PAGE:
- Amateur Radio (Ham Radio) Community

Call Search

New to Ham Radio?
My Profile

Friends Remembered
Survey Question

DX Cluster Spots

Ham Exams
Ham Links
List Archives
News Articles
Product Reviews
QSL Managers

Site Info
eHam Help (FAQ)
Support the site
The eHam Team
Advertising Info
Vision Statement

Reviews Categories | Receivers: Scanners | Radio Shack PRO-99 Help

Reviews Summary for Radio Shack PRO-99
Radio Shack PRO-99 Reviews: 2 Average rating: 3.5/5 MSRP: $169.99
Description: This is one scanner developed specifically with the race enthusiast in mind. Along with virtually all racing frequencies, it also picks up local marine, police/fire, Ham, VHF-air, weather and other frequencies as well. Enter specific ID names so the scanner can display text indicating who you are listening to—including driver names. Store multiple frequencies under the same car or driver name. Receive weather information with the push of a button—hear storm alerts, travel advisories, emergency information and advance warnings of severe weather conditions from the NOAA Weather Radio station serving your area.
Product is not in production.
More info:
Email Subscription
You are not subscribed to this review.

My Subscriptions
Subscriptions Help

You can write your own review of the Radio Shack PRO-99.

SCANNERNUT Rating: 4/5 Dec 1, 2005 16:27 Send this review to a friend
Good Scanner Bad Timing  Time owned: more than 12 months
In my personal opinion I thing this is a good basic scanner. It is a 500ch. scanner. Great back/key light. Ctcss tone code. First draw back is no Dcs tone code. I think this scanner did not get a fair chance do to the Pro-95,Pro-96 and the new Pro-97 scanners all comming out around the same time.

KG8PQ Rating: 3/5 Jun 28, 2005 13:22 Send this review to a friend
Nice scanner... with some holes.  Time owned: 0 to 3 months
I owned this scanner for just under a month before I returned it (more on that later). Previously I've used my RS-Pro 95 scanner at the races I attend. The alpha display has been a real help to me, and I can also use it's trunking features for public safety monitoring back home. But what excited me about the Pro-99 was the CTCSS squelching. The race I most attend is in an urban area and I have to put up with lots of shared business band radio traffic from the community when I'm trying to listen to the cars on the race track.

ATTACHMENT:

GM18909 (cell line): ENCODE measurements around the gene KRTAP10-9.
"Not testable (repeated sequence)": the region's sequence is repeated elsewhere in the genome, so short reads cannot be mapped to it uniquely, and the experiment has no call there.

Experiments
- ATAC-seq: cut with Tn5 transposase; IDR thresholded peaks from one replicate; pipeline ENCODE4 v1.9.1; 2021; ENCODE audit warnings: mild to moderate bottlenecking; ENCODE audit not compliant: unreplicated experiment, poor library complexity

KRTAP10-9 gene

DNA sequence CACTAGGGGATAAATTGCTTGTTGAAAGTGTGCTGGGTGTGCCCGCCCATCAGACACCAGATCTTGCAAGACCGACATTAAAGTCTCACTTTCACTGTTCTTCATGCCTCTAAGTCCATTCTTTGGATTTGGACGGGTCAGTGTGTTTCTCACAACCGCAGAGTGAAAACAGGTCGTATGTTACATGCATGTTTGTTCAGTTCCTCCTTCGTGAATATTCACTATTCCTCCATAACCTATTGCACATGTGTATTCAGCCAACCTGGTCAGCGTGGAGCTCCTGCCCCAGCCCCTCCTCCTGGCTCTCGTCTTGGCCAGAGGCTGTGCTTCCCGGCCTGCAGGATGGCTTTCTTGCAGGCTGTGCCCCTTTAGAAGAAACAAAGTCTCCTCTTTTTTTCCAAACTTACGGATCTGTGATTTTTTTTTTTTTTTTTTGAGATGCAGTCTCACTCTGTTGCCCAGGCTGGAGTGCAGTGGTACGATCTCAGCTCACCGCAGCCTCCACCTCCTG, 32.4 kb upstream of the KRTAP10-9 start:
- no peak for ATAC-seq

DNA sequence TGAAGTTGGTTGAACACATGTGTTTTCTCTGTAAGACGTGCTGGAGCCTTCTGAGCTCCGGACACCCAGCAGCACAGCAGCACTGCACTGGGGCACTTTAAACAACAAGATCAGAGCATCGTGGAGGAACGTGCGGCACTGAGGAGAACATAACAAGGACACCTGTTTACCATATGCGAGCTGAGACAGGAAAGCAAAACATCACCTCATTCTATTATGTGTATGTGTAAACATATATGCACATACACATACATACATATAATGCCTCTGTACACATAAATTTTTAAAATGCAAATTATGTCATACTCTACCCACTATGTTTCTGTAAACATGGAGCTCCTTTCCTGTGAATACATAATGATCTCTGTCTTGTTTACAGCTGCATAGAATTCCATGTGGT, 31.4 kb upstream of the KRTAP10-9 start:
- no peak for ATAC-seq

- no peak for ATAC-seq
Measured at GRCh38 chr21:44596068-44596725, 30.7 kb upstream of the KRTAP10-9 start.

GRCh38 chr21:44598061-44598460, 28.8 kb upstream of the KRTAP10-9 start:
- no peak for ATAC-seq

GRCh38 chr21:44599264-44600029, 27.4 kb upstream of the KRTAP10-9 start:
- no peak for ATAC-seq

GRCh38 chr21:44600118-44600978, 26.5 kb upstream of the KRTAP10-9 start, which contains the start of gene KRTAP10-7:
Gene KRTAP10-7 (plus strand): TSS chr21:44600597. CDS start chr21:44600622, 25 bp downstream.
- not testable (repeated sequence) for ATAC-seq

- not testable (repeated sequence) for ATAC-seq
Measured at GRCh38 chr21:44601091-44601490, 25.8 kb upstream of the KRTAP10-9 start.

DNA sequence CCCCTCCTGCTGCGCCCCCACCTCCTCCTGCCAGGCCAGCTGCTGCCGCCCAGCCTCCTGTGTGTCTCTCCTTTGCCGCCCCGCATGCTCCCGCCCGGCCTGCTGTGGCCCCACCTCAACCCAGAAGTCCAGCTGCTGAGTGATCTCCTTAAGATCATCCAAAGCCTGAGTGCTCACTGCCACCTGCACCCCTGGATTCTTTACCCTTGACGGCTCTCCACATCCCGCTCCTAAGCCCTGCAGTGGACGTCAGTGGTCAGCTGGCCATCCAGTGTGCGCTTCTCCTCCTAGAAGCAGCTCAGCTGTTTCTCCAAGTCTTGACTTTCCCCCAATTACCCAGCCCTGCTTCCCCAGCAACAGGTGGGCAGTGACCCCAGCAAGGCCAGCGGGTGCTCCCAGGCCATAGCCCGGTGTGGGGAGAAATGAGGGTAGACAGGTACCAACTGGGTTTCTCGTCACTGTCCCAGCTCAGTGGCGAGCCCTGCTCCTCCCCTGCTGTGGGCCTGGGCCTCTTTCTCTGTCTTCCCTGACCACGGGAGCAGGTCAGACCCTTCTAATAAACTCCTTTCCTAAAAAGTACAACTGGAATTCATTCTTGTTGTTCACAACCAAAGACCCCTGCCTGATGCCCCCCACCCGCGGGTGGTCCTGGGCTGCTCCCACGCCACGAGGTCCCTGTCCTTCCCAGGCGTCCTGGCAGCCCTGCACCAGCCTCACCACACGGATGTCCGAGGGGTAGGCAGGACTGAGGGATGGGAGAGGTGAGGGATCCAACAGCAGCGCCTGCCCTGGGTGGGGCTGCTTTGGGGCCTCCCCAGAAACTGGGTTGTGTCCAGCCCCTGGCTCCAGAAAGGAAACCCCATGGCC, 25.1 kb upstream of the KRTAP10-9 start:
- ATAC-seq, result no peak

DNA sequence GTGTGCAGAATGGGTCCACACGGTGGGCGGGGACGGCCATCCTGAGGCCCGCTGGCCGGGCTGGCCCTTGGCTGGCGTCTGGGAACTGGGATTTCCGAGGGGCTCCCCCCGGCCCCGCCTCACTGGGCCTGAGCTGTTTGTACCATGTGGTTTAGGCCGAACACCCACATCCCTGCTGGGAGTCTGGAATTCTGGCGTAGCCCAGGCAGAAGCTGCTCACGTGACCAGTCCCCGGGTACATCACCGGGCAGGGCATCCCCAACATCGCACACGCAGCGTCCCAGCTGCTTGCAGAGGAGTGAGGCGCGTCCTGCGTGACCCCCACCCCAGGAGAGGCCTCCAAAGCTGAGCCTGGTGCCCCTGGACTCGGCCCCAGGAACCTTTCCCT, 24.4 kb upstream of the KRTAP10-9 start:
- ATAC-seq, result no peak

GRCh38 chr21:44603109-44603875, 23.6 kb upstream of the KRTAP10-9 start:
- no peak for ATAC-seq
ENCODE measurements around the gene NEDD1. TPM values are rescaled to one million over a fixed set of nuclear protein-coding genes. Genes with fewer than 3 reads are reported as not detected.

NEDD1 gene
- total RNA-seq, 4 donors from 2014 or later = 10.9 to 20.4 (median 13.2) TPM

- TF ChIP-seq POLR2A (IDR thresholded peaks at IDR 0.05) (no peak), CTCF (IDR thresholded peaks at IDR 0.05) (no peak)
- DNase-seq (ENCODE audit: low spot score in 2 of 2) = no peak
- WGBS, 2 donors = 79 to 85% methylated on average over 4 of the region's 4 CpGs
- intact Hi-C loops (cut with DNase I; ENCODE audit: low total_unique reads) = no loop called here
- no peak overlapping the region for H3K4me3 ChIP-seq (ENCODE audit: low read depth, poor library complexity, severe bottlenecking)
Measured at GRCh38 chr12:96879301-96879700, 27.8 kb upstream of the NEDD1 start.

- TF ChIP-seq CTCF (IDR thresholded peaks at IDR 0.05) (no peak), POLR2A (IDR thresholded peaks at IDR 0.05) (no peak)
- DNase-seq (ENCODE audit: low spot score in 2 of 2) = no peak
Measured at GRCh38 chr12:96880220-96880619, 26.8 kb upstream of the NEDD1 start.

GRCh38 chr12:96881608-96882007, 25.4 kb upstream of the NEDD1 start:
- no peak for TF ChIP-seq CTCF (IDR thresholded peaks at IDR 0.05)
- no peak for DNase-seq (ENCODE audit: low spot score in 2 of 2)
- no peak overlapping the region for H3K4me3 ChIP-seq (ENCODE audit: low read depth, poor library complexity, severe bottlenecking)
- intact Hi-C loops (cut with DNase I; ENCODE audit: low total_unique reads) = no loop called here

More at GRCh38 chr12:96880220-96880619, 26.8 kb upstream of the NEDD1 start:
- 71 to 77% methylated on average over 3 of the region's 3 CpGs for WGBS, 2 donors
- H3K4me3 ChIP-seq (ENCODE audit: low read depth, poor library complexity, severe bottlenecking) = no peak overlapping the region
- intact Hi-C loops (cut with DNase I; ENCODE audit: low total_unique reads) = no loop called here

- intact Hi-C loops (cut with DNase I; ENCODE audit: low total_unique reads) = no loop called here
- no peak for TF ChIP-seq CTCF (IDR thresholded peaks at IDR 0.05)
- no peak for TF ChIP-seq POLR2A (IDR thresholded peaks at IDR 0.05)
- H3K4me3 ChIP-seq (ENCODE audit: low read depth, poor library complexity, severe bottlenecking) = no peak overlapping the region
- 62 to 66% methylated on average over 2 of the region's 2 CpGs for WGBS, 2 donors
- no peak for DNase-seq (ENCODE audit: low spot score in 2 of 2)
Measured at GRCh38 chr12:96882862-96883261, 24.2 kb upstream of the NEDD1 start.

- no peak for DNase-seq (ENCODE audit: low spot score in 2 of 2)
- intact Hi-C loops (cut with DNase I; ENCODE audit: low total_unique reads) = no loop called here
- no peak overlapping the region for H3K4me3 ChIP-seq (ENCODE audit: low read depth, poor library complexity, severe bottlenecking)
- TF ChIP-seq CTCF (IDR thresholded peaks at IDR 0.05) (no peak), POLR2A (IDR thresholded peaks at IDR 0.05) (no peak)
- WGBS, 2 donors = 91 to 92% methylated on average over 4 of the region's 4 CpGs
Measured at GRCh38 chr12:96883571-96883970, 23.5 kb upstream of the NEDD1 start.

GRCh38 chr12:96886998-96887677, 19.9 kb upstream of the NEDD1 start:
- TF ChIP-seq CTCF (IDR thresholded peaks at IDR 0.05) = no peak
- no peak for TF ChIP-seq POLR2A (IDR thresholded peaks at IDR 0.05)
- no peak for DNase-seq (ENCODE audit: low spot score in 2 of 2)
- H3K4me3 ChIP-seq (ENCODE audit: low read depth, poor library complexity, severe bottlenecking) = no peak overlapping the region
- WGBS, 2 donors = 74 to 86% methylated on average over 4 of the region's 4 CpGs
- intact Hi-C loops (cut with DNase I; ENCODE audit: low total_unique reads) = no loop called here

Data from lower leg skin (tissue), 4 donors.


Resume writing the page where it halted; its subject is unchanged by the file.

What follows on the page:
The Pro-99 is physically a nice unit. The controls are well laid out and the unit is a lot smaller than my Pro-95. It's also nice that it only utilizes 3 AA batteries. The programming is a little different than my other scanners, but it isn't too hard to get the hang of it. The display is nice and offers a lot of information to the user.

As a "race scanner", if offers the usual ability to associate a channel with a given race car number. However, oddly the car number only displays in "Car Number Operation" (when you limit your scanning to one car), but not in general memory scan mode. So you have to double enter the car number (once as part of the alpha text for the channel, and again to associate the channel with the car number).

But the biggest drawback with the scanner is that it only offers CTCSS squelching. Most major racing series use both CTCSS and DCS (Uniden/Relm Code) squelching. So this scanner was only half of a solution for me.

I ended up returning the Pro-99 and have ordered a Uniden SC230. The SC230 offers both CTCSS and DCS squelching, as well as a frequency counter feature called "Close Call". The Uniden can be found, if you look around, for about $20 more than the Pro-99... but the price difference becomes moot when you consider that Uniden includes the PC programming cable for free and RS charges $25 for theirs.

If you have any questions, problems, or suggestions about Reviews, please email your Reviews Manager.